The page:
Its magic makes all the difference

Pentatonic scales and chords

The pentatonic scale has many variants and a long history. There are lots of web sites, books, and learned papers that document its use across time and cultures. Here I just want to try to show the essence of what makes the pentatonic scale, as it is generally defined and used in most western music, so important. The pentatonic scale we tend to learn first is the minor pentatonic. The pentatonic minor scale is just the 1st, 3rd, 4th, 5th and 7th of the minor scale. There are five patterns (aka positions) for this pentatonic scales. Like any other minor scale, it can be played over the minor chord and its relative major chord. As a result, each of the five pentatonic scale patterns is associated with a minor and a major chord shape, which are the CAGED chord shapes.

This shows the five pentatonic patterns and their associated CAGED minor chords. As well as remembering the association between the pentatonic pattern and the chord shape, it is useful to remember the root note for each of the chords.

This shows the same five pentatonic patterns and their associated CAGED major chords. Note that the relative major of G minor is A#. It is always easy to find the relative major of a minor as it is will be 3 semitones (frets) higher. (Step back one fret and your at the Major 7th, then two frets and its the 6th).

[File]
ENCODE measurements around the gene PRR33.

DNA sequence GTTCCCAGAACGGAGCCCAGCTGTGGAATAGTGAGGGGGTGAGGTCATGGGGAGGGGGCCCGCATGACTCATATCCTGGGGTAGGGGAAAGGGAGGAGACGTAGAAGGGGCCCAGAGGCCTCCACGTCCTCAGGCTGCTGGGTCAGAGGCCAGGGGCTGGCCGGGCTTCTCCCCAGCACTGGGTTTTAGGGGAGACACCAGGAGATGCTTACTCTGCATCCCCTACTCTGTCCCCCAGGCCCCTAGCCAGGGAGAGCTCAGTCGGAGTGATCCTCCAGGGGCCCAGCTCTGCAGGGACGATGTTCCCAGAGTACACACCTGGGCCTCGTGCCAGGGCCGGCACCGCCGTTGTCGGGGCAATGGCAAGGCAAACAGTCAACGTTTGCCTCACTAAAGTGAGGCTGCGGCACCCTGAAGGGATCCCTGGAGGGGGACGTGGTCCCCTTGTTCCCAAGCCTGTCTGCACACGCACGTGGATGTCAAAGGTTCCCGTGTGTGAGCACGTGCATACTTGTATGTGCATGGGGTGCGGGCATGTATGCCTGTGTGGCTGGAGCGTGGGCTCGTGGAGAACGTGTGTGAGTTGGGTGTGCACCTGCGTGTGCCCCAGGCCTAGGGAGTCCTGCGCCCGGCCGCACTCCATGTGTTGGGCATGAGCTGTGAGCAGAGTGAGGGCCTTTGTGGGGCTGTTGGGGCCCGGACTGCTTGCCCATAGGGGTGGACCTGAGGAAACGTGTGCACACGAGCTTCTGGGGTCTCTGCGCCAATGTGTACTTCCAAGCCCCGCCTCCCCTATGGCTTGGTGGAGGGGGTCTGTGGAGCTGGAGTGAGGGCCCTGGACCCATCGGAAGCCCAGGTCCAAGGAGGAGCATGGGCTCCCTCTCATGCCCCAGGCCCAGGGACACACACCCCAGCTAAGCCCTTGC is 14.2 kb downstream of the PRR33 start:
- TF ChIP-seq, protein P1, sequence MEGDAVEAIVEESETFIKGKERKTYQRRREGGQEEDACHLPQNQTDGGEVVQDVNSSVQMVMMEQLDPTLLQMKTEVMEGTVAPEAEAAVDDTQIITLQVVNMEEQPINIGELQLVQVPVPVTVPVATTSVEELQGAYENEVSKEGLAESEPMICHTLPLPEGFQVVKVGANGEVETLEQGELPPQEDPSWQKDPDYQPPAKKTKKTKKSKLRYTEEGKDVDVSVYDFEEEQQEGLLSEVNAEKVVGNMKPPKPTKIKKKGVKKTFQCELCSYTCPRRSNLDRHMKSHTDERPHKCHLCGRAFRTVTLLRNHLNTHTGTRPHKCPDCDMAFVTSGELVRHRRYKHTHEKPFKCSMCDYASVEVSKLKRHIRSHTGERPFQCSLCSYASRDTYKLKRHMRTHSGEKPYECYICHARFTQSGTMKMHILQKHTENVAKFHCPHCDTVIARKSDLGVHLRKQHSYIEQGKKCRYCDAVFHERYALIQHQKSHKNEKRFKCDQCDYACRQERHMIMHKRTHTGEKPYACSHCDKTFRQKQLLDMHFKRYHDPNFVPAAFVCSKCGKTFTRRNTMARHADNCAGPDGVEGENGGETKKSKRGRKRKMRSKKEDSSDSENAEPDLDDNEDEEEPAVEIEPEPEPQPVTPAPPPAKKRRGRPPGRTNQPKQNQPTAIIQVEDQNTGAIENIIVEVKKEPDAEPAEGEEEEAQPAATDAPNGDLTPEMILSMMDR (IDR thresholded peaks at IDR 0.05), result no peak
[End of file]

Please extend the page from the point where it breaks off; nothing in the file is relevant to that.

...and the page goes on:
Mashing pentatonic scales together

One of the key ingredients of the blues sound is the pushing of a major key into a minor key or visa versa. You can do this in lots of ways. One very useful way is to merge/mash together the major and minor pentatonic scales. So taking Gmajor and Gmin we can merge these to get a scale that has an interesting sound that includes a nice 4 note chromatic run. A second 4 note run can be created by adding in the so called 'blues note'... a flat 5. To create the scale you just take a major pentatonic pattern and merge it with the preceeding pentatonic pattern.

This shows the five pentatonic maj-min patterns:

Pentatonic patterns and Modal patterns

To understand this section you need to know a bit about modes. This bit is here as it completes the circle of how CAGED chords, pentatonics and modes are all related. I have never seen this made sufficiently clear in any book or web site that I have come across. I suppose to some it may be obvious... it certainly wasn't to me!

There are seven modes, one for each note of the Major scale. However, the scale patterns for the Phygian and Lydian are the same, apart from one note. The same is true of the Ionian and the Locrian. So we only really have 5 distinct scale patterns which are just extensions of the 5 pentatonic patterns. Yes, the penatonic patterns are really the pentatonic notes selected from the modal pattern ... but we are looking at this from the point of view of pentatonics and the CAGED chords.

So the following illustrates the mapping between modal scale patterns and the pentatonic scale patterns. So 'P1' is Minor Pentatonic position one, etc. The blue notes are the penatonic pattern. This example is based on the scale of C Major but obviously it is a moveable feast: